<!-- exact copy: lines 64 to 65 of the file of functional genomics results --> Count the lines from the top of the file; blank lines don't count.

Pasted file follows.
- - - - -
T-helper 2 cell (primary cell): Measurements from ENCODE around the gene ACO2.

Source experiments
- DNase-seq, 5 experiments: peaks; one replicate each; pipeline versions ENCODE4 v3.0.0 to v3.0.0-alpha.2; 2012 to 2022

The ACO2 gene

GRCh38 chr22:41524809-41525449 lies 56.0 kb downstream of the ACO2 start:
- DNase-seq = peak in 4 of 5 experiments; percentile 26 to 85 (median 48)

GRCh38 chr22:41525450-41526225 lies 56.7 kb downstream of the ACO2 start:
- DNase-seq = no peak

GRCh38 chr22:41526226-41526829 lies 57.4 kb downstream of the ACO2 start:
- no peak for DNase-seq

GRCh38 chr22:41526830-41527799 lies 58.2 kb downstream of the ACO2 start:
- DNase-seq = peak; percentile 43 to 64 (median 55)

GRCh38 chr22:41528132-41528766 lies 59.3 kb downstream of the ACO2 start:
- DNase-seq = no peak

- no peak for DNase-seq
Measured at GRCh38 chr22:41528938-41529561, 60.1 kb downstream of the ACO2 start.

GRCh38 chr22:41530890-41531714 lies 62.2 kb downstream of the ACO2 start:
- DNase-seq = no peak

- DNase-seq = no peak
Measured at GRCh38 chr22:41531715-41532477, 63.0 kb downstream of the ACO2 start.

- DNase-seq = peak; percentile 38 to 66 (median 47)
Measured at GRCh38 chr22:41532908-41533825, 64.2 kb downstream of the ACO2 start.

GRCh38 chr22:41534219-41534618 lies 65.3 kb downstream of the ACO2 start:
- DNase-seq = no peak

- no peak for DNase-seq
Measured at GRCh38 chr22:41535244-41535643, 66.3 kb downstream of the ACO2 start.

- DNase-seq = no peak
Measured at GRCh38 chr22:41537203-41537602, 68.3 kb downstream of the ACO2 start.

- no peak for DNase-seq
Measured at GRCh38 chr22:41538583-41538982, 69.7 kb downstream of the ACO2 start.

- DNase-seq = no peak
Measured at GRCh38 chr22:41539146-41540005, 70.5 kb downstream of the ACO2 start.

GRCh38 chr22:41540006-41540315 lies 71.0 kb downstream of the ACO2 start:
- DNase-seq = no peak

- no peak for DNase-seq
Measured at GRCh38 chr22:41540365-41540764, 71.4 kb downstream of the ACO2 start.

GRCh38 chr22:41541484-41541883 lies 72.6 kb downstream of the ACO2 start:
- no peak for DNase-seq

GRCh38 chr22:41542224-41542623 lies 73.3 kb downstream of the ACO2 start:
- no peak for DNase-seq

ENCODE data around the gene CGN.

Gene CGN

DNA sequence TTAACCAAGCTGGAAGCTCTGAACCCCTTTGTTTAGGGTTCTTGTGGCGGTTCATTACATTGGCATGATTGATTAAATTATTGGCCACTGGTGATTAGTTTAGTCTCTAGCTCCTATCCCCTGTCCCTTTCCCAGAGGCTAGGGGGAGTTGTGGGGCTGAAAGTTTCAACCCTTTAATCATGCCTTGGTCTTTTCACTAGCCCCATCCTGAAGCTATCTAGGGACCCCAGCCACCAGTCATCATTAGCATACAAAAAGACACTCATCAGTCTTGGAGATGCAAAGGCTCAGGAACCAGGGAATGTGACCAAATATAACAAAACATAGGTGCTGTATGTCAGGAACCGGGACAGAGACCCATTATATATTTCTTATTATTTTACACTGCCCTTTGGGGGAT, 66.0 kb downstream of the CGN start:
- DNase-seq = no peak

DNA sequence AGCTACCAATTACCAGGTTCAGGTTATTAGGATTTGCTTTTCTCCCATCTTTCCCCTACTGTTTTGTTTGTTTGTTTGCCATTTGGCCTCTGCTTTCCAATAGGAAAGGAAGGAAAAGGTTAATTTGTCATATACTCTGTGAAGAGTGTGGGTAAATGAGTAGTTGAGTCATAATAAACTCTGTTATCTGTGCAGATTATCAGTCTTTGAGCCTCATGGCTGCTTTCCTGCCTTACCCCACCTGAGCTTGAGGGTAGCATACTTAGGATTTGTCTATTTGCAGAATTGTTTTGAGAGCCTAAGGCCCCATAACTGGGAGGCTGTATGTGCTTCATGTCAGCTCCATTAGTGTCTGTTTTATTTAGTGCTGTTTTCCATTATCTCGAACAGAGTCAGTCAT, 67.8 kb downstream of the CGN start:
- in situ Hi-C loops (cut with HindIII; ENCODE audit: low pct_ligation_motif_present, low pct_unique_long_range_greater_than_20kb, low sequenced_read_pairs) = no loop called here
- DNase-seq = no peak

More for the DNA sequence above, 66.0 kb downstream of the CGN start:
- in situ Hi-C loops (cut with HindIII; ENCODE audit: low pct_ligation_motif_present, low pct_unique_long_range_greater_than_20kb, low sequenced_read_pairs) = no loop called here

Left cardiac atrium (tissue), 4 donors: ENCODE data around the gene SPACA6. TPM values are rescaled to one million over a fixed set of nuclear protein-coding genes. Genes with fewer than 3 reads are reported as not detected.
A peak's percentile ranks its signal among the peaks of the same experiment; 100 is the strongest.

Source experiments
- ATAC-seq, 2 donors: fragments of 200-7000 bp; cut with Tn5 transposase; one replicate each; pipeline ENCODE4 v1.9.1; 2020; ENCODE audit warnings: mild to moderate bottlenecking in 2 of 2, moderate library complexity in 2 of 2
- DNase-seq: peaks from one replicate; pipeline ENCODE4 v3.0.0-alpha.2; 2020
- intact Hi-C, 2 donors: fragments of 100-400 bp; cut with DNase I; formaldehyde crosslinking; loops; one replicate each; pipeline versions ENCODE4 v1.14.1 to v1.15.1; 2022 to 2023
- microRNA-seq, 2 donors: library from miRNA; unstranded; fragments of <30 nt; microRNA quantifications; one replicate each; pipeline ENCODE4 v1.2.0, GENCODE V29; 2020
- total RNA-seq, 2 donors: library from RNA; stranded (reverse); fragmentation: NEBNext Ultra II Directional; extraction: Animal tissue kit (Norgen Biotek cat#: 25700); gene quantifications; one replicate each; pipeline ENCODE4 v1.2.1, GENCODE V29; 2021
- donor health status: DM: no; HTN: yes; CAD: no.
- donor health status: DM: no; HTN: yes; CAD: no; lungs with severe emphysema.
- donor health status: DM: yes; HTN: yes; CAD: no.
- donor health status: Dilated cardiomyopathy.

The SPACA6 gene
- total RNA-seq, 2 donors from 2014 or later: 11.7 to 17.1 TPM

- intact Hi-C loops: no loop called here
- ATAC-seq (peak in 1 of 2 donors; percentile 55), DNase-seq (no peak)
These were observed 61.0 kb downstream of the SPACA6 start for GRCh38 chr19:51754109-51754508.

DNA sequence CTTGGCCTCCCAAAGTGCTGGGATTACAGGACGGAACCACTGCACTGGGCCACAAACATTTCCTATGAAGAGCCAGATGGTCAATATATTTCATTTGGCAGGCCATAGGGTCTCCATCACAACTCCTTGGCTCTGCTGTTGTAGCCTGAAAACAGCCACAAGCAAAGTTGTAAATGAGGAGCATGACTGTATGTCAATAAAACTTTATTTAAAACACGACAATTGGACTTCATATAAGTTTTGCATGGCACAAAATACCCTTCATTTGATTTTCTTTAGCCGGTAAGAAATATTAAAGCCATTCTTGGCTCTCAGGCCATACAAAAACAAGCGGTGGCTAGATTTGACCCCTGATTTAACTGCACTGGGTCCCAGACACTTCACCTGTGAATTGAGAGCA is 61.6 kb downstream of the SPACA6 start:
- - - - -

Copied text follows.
- intact Hi-C loops: no loop called here
- ATAC-seq (peak in 1 of 2 donors; percentile 55), DNase-seq (no peak)